Increasingly – little by little – the future of food is female.
It's time, of course. We've scaled Peak Male Celebrity Chef and breathed the thin air. But it's on the ground of the global food culture – the epoch-defining tipping point at which we find ourselves – that's prompted the emergence of more and more rising women stars fighting to reshape food systems around the world.
Such as these three: Peggy Chan, Janice Leung Hayes and Bronwen Percival. A vegetarian real food activist, a farmers' market founder in a fresh food desert and a cheese queen bridging the gap between ancient methods and science. Each is a pioneer to whom the term "crusade" isn't mere hyperbole. The buzzwords du jour (cheat notes: authentic, sustainable, artisanal and traditional) are never far from their remit.
They're global, and they'll certainly be local when they present at the Melbourne Food & Wine Festival's Theatre of Ideas, two panel discussions elucidating on the hot-button topics of sustainability and community.
The symbiosis between the two concepts is self-evident in the world of Peggy Chan. Frustrated that organic, plant-based dining was a rarity in Hong Kong, she opened the all-vegetarian Grassroots Pantry in 2012. It was radical concept in a global centre better known for its conspicuous air-freighted consumption. Her fine dining take on the vegetarian oeuvre won accolades and fans – it has since moved to larger premises to cope with demand – and in doing so lit the spark for a citywide green movement.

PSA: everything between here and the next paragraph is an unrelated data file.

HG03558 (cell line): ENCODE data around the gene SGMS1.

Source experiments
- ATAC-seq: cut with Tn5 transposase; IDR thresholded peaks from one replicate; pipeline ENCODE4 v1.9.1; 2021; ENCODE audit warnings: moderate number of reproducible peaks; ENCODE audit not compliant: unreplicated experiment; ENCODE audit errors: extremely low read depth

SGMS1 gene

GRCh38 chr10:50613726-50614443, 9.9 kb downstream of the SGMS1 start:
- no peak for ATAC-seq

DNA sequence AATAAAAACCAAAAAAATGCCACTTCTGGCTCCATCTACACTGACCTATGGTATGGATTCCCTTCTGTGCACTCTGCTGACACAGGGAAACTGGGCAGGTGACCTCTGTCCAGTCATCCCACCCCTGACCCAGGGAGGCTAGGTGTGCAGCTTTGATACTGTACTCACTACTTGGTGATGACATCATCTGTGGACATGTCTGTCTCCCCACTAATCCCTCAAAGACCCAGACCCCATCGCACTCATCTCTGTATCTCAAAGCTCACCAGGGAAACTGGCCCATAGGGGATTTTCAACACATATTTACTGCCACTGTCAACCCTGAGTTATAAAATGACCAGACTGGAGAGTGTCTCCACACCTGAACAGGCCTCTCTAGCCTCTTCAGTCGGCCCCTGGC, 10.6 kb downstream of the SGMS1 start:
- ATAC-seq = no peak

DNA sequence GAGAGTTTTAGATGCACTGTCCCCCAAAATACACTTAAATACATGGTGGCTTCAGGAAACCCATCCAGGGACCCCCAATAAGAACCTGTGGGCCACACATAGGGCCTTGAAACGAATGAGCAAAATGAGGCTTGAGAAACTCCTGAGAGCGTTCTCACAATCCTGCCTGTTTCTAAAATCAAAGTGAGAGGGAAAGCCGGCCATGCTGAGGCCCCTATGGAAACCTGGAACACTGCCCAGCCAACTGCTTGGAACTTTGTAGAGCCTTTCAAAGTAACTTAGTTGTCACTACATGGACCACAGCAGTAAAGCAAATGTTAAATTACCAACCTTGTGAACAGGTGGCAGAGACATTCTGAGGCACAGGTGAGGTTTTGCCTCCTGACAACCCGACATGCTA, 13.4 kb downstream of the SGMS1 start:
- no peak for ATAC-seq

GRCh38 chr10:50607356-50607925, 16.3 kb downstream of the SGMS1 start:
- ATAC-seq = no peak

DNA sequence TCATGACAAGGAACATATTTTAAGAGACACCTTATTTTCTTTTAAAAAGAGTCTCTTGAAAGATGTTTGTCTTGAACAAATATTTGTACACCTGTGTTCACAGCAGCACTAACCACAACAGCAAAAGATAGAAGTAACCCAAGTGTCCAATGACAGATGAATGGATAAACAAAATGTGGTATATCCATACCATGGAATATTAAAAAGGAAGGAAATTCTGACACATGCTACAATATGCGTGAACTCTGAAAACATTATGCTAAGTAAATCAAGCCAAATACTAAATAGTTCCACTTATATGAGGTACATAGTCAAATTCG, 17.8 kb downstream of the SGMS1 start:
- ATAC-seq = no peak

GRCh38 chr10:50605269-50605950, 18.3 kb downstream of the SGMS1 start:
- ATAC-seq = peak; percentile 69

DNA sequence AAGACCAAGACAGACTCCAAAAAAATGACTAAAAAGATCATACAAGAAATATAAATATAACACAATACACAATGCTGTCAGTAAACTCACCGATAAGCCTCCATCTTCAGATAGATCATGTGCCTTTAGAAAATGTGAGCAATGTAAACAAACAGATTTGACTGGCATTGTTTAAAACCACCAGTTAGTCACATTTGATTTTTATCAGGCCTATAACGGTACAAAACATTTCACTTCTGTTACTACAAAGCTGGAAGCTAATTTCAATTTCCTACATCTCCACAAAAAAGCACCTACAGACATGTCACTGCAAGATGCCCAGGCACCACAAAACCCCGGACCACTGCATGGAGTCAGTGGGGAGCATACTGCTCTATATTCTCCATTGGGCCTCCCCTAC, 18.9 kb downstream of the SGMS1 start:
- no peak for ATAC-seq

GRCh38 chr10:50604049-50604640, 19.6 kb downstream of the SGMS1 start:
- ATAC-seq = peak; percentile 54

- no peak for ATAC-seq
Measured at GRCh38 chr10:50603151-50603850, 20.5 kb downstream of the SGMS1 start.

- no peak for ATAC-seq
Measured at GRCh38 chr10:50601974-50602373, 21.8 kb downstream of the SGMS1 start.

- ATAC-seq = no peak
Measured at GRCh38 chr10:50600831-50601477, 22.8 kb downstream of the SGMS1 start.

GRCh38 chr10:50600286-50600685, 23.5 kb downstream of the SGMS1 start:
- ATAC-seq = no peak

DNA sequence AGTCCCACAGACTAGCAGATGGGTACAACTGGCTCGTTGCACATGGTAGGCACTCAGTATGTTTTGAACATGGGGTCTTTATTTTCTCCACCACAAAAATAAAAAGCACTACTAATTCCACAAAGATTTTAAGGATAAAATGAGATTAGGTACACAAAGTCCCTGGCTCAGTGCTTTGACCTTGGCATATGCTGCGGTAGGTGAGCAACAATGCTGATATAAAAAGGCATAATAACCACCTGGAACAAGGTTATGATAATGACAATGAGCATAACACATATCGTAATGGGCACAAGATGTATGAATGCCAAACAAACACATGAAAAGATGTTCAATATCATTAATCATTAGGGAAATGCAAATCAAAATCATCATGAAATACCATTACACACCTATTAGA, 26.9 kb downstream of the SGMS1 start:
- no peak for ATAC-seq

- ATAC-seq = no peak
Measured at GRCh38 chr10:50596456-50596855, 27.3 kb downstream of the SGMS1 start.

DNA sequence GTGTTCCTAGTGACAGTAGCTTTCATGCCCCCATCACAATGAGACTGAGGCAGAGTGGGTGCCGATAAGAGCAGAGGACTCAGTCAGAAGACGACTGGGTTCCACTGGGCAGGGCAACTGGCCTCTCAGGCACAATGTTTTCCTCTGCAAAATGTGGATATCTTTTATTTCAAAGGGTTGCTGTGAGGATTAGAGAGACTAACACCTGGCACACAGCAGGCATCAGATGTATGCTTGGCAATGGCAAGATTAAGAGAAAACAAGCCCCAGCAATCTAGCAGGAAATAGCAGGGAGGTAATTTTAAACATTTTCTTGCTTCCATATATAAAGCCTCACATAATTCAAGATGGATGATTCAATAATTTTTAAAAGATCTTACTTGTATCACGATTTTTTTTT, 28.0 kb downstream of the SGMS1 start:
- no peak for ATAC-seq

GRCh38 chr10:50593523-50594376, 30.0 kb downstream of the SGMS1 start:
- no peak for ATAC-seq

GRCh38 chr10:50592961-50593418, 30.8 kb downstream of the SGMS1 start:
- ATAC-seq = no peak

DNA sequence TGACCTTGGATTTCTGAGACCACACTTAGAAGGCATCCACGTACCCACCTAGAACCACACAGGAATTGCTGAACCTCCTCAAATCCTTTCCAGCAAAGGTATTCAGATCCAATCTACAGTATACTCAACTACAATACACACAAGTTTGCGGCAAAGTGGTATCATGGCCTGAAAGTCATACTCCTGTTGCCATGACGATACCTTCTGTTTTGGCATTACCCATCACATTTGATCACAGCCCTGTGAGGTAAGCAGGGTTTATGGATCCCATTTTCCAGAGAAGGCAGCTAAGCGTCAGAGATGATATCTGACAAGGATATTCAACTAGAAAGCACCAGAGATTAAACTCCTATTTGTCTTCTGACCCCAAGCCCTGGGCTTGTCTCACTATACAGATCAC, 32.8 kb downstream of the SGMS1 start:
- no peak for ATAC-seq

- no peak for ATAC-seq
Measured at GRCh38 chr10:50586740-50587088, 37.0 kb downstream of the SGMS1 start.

"I think I'm a social activist at heart. I wanted to know what happens to our food, where it comes from, how it so often comes from giant agribusiness. I wanted to be a conscious eater," says Chan, whose conversation segues easily from the beauty of beetroot gnocchi to the livestock industry's implication in carbon emissions.
It's harder for a woman to speak up and be listened to.Peggy Chan
Her route to ethical food leader was circuitous. She trained at Le Cordon Bleu in Ottawa (a vegetarian, she learned to cook meat instinctively with the help of her carnivore comrades) and worked in kitchens from Canada to China before working her way up through the military-esque ranks of Michelin-starred restaurants on the floor of Hong Kong's L'Atelier de Joel Robuchon, Caprice and Lung King Heen. Social entrepreneurship, however, was calling.
"I really wanted to devote my life to a non-profit but at the same time build on the career I'd built in food and beverage; serve the community in a meaningful way on a daily basis but still do what I love. The answer was Grassroots Pantry."
More than just a restaurant, Grassroots Pantry and its cafe and catering offshoots are really a front for a green, organic locavore philosophy. The space is also a forum for workshops and community events, and collaborative dinners with guest chefs aim to challenge the stereotype of vegetarian food.
Pioneers get the arrows. Chan, a natural introvert, initially copped flack for her then-radical approach. "It's harder for a woman to speak up and be listened to. I'm not so much about words; I show by example and when we first opened we weren't taken seriously. Social media is a very dangerous platform. We had people mock us and question whether it was what I said it was. So often I had to fight back to protect my integrity. That's the hardest thing, but consistent good feedback and word of mouth encouraged people to come through."
Janice Leung Hayes
Another mover and shaker in the Hong Kong green scene, Melbourne-born Janice Leung Hayes, was wearing her other hat of professional writer when an assignment on locavorism – specifically, whether it was possible in Hong Kong's urban jungle – led to eventually opening Tong Chong Street Market, now the island's largest farmers' market.